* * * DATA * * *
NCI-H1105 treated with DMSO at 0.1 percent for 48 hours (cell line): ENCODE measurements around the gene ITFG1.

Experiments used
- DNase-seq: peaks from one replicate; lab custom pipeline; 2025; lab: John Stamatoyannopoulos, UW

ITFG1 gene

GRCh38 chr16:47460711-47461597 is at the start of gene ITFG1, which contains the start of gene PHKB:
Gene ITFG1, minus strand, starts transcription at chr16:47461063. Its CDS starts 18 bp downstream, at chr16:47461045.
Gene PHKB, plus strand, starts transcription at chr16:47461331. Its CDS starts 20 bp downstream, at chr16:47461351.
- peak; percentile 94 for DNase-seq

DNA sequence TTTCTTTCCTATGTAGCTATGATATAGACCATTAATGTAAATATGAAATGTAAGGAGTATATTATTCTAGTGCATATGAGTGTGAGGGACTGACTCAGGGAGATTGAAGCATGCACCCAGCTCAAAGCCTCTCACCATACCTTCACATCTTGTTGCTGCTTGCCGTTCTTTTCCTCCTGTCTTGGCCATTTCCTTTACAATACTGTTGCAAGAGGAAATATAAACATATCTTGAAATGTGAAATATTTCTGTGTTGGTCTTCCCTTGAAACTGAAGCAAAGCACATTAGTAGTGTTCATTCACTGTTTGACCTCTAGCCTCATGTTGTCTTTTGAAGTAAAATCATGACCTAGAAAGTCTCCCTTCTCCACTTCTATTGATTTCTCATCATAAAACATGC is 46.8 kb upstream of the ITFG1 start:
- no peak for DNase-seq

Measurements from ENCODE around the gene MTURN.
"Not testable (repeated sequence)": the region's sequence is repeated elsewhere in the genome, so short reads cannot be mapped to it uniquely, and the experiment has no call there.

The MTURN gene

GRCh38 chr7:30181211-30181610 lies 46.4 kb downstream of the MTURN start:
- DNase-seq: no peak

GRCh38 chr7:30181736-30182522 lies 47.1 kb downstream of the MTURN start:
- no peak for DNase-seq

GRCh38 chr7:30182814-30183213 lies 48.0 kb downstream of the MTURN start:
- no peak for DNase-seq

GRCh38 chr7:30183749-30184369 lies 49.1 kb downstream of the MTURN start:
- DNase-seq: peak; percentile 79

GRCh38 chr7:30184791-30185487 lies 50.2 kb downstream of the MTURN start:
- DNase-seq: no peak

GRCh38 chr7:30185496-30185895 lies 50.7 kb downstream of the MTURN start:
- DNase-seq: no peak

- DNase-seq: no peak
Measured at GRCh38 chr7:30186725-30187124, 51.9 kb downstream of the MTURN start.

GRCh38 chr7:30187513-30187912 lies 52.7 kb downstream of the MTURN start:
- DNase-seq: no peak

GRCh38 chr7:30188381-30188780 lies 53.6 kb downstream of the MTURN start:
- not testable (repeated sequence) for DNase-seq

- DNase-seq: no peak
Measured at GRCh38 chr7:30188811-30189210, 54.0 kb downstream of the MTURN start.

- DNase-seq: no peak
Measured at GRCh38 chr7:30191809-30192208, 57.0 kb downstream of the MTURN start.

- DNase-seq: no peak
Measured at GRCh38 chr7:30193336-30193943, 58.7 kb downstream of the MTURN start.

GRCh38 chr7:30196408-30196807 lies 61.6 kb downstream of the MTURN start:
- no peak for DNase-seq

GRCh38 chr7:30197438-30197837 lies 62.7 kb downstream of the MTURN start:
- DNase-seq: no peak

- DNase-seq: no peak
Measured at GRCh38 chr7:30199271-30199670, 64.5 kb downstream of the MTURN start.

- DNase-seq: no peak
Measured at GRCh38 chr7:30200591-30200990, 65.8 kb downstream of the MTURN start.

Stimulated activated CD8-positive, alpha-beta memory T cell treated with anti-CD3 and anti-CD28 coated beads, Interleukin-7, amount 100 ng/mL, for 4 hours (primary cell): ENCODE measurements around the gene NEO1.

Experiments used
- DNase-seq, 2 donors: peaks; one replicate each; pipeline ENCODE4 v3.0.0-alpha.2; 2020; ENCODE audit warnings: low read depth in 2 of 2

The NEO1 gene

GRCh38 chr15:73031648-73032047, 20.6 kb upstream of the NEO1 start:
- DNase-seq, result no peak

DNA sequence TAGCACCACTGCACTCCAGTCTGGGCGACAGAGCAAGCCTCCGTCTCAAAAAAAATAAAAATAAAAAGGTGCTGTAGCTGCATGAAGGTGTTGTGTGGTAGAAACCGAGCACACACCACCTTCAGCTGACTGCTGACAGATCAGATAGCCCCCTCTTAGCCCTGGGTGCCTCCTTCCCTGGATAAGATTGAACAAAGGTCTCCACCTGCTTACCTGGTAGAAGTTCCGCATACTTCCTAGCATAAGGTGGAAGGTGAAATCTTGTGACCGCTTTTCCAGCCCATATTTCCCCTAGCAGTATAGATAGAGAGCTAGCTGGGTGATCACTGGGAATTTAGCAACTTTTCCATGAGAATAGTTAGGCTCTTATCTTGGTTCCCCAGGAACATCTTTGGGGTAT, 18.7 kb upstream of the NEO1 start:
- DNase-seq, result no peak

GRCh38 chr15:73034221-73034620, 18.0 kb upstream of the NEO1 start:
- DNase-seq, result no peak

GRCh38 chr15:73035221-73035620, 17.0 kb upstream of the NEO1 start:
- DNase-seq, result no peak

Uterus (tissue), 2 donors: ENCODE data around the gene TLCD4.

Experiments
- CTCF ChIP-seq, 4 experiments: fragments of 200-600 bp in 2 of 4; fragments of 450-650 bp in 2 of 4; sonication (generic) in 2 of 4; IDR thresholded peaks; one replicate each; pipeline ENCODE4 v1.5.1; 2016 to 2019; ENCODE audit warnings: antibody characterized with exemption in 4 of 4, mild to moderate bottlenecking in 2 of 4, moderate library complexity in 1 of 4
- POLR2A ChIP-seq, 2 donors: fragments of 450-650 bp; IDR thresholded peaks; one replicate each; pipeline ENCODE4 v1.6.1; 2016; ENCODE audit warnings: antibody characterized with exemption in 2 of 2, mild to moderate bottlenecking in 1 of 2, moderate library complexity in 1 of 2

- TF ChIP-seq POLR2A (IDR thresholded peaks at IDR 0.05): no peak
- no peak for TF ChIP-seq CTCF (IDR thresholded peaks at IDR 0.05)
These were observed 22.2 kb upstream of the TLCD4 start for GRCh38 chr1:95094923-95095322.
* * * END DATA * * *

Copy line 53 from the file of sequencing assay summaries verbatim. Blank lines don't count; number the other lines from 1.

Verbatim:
- DNase-seq, result no peak